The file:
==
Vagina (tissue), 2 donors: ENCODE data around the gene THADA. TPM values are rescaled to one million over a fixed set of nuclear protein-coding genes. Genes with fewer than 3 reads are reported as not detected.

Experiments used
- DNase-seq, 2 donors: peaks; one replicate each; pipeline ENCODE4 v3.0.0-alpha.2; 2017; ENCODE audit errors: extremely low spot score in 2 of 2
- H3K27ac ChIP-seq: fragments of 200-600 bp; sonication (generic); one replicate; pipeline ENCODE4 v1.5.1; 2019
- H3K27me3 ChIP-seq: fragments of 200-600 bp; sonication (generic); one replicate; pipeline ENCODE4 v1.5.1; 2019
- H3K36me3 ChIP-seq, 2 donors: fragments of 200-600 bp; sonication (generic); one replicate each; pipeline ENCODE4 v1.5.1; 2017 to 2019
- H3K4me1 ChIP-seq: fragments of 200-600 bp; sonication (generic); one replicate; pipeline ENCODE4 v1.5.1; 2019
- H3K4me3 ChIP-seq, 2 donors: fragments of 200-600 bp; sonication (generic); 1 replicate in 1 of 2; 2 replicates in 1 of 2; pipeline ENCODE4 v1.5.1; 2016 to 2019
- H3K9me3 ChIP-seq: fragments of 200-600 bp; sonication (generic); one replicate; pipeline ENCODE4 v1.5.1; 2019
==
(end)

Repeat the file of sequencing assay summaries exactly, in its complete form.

Vagina (tissue), 2 donors: ENCODE data around the gene THADA. TPM values are rescaled to one million over a fixed set of nuclear protein-coding genes. Genes with fewer than 3 reads are reported as not detected.

Experiments used
- DNase-seq, 2 donors: peaks; one replicate each; pipeline ENCODE4 v3.0.0-alpha.2; 2017; ENCODE audit errors: extremely low spot score in 2 of 2
- H3K27ac ChIP-seq: fragments of 200-600 bp; sonication (generic); one replicate; pipeline ENCODE4 v1.5.1; 2019
- H3K27me3 ChIP-seq: fragments of 200-600 bp; sonication (generic); one replicate; pipeline ENCODE4 v1.5.1; 2019
- H3K36me3 ChIP-seq, 2 donors: fragments of 200-600 bp; sonication (generic); one replicate each; pipeline ENCODE4 v1.5.1; 2017 to 2019
- H3K4me1 ChIP-seq: fragments of 200-600 bp; sonication (generic); one replicate; pipeline ENCODE4 v1.5.1; 2019
- H3K4me3 ChIP-seq, 2 donors: fragments of 200-600 bp; sonication (generic); 1 replicate in 1 of 2; 2 replicates in 1 of 2; pipeline ENCODE4 v1.5.1; 2016 to 2019
- H3K9me3 ChIP-seq: fragments of 200-600 bp; sonication (generic); one replicate; pipeline ENCODE4 v1.5.1; 2019